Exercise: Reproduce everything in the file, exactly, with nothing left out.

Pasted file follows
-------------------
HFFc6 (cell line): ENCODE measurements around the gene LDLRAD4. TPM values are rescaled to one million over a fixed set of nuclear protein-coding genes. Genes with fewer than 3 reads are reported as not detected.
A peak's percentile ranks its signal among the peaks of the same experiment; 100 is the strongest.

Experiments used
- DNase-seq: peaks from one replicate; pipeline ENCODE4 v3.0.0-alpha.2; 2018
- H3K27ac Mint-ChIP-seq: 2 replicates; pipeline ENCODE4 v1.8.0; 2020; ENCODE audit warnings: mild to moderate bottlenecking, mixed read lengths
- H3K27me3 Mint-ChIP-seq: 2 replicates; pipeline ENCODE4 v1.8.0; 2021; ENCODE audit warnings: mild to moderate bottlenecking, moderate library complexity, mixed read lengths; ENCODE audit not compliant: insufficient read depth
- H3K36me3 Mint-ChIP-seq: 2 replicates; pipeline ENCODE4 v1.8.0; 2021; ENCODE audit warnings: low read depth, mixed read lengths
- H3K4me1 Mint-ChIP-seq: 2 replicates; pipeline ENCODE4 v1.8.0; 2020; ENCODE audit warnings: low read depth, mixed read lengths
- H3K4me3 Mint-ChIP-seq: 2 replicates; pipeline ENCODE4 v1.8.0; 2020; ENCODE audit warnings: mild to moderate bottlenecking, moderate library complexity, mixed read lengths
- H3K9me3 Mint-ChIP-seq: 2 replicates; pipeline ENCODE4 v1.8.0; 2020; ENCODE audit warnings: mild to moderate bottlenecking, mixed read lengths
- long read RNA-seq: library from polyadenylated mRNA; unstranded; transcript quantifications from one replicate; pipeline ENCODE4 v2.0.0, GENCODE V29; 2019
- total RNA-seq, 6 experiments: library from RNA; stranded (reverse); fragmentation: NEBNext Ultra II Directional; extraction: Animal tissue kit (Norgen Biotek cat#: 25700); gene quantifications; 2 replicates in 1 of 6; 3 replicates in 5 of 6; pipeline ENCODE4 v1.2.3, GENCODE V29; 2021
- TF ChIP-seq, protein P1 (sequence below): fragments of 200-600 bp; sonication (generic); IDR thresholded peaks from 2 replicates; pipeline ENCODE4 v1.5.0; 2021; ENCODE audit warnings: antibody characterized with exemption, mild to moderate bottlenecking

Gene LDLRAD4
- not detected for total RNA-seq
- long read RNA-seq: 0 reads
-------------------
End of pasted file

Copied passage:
HFFc6 (cell line): ENCODE measurements around the gene LDLRAD4. TPM values are rescaled to one million over a fixed set of nuclear protein-coding genes. Genes with fewer than 3 reads are reported as not detected.
A peak's percentile ranks its signal among the peaks of the same experiment; 100 is the strongest.

Experiments used
- DNase-seq: peaks from one replicate; pipeline ENCODE4 v3.0.0-alpha.2; 2018
- H3K27ac Mint-ChIP-seq: 2 replicates; pipeline ENCODE4 v1.8.0; 2020; ENCODE audit warnings: mild to moderate bottlenecking, mixed read lengths
- H3K27me3 Mint-ChIP-seq: 2 replicates; pipeline ENCODE4 v1.8.0; 2021; ENCODE audit warnings: mild to moderate bottlenecking, moderate library complexity, mixed read lengths; ENCODE audit not compliant: insufficient read depth
- H3K36me3 Mint-ChIP-seq: 2 replicates; pipeline ENCODE4 v1.8.0; 2021; ENCODE audit warnings: low read depth, mixed read lengths
- H3K4me1 Mint-ChIP-seq: 2 replicates; pipeline ENCODE4 v1.8.0; 2020; ENCODE audit warnings: low read depth, mixed read lengths
- H3K4me3 Mint-ChIP-seq: 2 replicates; pipeline ENCODE4 v1.8.0; 2020; ENCODE audit warnings: mild to moderate bottlenecking, moderate library complexity, mixed read lengths
- H3K9me3 Mint-ChIP-seq: 2 replicates; pipeline ENCODE4 v1.8.0; 2020; ENCODE audit warnings: mild to moderate bottlenecking, mixed read lengths
- long read RNA-seq: library from polyadenylated mRNA; unstranded; transcript quantifications from one replicate; pipeline ENCODE4 v2.0.0, GENCODE V29; 2019
- total RNA-seq, 6 experiments: library from RNA; stranded (reverse); fragmentation: NEBNext Ultra II Directional; extraction: Animal tissue kit (Norgen Biotek cat#: 25700); gene quantifications; 2 replicates in 1 of 6; 3 replicates in 5 of 6; pipeline ENCODE4 v1.2.3, GENCODE V29; 2021
- TF ChIP-seq, protein P1 (sequence below): fragments of 200-600 bp; sonication (generic); IDR thresholded peaks from 2 replicates; pipeline ENCODE4 v1.5.0; 2021; ENCODE audit warnings: antibody characterized with exemption, mild to moderate bottlenecking

Gene LDLRAD4
- not detected for total RNA-seq
- long read RNA-seq: 0 reads